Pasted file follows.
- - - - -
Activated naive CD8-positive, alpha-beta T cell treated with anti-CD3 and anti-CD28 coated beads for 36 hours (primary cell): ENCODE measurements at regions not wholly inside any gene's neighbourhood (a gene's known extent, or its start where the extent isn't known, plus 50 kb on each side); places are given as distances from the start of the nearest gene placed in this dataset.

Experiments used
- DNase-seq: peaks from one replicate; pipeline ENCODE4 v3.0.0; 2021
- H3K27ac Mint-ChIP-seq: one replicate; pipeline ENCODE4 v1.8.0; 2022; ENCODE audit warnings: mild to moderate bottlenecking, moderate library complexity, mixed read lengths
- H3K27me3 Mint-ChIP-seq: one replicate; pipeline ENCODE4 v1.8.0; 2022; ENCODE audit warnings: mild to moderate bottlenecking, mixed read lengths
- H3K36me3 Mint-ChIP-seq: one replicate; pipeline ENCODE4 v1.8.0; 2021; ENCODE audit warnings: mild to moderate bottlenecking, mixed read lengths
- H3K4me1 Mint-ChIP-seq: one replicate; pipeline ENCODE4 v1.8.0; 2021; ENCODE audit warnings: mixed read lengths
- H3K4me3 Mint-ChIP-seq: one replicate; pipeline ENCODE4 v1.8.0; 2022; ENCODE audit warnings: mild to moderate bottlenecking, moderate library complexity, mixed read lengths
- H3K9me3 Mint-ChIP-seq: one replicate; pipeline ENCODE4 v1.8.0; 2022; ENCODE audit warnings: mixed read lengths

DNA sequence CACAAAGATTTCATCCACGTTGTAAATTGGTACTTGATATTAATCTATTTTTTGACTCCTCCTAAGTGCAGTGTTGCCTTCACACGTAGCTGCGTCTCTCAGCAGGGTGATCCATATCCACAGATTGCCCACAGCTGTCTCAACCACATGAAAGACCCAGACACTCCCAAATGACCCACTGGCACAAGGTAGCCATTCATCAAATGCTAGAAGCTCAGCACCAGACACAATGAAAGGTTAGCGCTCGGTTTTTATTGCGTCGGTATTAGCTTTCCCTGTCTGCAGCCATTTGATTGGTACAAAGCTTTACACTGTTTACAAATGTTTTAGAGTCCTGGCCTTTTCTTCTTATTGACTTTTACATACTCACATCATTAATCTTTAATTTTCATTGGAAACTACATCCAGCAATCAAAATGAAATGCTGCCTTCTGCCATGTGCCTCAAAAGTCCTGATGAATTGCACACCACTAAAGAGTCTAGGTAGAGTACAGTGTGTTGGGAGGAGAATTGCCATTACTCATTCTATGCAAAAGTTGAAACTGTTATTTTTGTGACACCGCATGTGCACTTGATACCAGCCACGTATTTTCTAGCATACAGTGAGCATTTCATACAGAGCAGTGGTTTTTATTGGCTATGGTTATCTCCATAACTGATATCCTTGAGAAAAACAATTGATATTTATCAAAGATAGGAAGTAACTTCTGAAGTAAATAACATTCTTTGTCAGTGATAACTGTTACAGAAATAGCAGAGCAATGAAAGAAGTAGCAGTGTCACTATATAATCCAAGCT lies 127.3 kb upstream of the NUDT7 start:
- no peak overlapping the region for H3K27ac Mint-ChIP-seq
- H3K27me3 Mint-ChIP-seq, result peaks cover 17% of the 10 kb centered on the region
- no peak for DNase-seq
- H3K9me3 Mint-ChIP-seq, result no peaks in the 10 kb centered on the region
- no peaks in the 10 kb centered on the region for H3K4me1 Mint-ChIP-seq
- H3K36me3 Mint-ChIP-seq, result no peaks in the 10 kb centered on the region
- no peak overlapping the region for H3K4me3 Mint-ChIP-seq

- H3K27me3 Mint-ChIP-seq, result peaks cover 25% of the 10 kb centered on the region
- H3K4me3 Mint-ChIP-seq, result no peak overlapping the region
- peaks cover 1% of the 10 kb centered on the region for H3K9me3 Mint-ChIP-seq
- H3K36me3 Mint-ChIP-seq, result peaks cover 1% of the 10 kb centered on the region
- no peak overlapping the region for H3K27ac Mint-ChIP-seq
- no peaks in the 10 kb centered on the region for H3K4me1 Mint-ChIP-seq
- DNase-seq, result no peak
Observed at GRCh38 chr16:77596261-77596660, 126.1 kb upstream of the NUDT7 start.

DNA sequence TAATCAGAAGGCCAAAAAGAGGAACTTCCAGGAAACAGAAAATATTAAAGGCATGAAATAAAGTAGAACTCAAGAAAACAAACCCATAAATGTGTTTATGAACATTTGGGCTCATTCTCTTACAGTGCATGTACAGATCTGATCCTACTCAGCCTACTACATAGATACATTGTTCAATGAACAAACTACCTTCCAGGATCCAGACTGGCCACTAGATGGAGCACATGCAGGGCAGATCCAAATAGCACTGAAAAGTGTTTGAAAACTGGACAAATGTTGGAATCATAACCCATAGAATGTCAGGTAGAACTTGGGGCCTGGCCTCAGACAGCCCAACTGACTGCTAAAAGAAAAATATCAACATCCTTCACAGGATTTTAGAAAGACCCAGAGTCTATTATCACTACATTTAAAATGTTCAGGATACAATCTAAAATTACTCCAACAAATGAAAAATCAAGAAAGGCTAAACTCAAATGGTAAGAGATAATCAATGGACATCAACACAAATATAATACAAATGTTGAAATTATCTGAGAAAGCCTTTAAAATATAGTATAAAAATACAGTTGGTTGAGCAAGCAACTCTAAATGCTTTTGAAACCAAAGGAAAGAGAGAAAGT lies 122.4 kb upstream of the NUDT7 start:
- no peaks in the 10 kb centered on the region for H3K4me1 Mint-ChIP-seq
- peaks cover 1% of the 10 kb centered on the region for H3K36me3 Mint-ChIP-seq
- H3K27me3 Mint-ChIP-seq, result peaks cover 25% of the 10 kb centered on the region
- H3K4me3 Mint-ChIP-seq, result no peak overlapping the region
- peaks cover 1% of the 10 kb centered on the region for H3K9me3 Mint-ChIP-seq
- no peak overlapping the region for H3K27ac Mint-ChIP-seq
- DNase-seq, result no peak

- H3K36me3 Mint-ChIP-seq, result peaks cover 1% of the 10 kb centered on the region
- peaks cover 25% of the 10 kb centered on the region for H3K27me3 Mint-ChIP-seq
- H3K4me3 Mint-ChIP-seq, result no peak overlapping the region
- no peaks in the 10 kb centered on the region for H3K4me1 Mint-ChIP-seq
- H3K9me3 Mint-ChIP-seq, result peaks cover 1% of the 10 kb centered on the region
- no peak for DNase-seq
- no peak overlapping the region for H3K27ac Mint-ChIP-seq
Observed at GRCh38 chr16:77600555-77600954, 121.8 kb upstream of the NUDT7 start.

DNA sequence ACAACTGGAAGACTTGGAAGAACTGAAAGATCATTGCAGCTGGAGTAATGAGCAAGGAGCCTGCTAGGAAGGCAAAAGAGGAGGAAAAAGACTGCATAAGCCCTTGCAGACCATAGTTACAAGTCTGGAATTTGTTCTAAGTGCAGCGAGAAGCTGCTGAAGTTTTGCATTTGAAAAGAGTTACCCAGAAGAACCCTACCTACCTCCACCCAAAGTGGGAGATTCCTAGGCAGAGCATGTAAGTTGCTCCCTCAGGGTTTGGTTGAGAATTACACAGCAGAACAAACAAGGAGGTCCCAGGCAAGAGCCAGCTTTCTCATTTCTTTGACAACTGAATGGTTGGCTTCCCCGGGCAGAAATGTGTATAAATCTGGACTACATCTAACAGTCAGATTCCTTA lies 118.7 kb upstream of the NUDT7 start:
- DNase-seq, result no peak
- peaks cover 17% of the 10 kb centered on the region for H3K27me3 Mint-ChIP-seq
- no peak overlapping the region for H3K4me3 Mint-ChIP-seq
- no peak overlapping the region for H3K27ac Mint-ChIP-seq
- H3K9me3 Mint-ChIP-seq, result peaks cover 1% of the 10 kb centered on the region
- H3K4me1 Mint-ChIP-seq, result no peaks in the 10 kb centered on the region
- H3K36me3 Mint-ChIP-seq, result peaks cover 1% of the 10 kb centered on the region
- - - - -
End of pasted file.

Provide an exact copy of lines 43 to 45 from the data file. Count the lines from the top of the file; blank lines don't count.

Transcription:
- DNase-seq, result no peak
- peaks cover 17% of the 10 kb centered on the region for H3K27me3 Mint-ChIP-seq
- no peak overlapping the region for H3K4me3 Mint-ChIP-seq